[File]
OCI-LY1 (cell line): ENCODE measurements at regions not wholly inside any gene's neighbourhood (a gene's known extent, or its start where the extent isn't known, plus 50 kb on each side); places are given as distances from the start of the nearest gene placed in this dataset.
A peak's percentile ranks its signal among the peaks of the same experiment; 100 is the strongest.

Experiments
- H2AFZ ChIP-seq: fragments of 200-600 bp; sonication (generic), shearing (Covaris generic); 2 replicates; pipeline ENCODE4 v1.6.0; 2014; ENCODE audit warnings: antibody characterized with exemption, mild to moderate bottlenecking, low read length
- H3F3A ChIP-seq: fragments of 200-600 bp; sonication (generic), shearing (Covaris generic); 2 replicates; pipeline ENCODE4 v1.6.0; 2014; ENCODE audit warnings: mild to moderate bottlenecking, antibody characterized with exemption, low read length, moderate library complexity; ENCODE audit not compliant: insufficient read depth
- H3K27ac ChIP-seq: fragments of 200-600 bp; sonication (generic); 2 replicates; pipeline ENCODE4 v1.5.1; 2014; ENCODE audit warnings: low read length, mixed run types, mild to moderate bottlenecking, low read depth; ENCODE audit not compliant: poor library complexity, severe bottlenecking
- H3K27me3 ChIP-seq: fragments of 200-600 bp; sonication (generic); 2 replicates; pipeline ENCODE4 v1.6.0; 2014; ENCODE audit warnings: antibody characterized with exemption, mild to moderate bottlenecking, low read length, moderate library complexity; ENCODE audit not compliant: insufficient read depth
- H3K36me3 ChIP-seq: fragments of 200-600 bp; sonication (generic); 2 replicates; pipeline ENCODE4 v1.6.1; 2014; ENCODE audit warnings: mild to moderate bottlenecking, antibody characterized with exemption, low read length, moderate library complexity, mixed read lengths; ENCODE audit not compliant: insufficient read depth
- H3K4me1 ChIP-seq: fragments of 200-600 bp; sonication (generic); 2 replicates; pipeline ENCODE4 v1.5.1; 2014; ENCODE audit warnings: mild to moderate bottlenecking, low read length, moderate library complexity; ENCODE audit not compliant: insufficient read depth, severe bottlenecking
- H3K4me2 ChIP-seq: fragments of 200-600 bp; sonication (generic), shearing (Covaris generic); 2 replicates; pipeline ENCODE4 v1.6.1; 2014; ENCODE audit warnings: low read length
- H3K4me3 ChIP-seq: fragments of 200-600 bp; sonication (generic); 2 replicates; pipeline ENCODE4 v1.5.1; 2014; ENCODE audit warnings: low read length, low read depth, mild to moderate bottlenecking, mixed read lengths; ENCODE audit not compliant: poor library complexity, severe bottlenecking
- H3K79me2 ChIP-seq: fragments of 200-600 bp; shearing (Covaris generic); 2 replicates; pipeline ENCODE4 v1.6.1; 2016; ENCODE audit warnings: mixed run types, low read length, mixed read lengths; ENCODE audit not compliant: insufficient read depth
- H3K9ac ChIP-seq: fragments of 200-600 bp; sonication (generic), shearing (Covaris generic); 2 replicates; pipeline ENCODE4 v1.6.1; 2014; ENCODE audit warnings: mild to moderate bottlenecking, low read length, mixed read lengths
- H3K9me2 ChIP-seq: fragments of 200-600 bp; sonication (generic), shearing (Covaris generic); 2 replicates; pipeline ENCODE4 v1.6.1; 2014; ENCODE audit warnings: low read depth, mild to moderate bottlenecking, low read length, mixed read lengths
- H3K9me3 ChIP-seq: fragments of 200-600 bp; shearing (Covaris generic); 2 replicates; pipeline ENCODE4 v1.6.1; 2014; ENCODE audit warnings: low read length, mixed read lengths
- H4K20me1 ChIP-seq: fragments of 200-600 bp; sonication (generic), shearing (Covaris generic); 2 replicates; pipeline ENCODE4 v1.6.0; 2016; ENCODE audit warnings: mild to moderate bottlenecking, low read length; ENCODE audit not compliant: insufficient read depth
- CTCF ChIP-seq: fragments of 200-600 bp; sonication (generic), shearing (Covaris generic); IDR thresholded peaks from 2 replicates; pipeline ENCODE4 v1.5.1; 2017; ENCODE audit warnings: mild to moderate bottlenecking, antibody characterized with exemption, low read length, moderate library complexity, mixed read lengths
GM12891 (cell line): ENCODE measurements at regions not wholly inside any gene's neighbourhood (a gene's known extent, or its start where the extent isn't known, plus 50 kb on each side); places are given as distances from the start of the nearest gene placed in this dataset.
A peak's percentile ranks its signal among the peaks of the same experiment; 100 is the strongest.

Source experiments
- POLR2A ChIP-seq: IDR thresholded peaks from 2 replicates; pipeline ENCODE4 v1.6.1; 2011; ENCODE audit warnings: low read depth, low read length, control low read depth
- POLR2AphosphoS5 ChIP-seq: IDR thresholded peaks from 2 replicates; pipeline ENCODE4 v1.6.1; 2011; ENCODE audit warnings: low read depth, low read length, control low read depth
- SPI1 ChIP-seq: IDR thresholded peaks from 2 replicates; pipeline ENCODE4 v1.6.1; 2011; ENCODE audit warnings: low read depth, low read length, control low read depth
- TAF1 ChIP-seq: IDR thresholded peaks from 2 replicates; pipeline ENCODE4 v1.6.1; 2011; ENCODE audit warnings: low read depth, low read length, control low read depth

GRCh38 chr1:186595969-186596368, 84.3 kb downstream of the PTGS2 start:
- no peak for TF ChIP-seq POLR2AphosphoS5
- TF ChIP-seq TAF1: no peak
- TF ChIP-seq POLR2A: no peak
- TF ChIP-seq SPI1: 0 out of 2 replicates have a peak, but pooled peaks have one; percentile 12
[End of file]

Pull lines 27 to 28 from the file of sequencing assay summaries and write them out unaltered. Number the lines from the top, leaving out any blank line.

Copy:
- TF ChIP-seq TAF1: no peak
- TF ChIP-seq POLR2A: no peak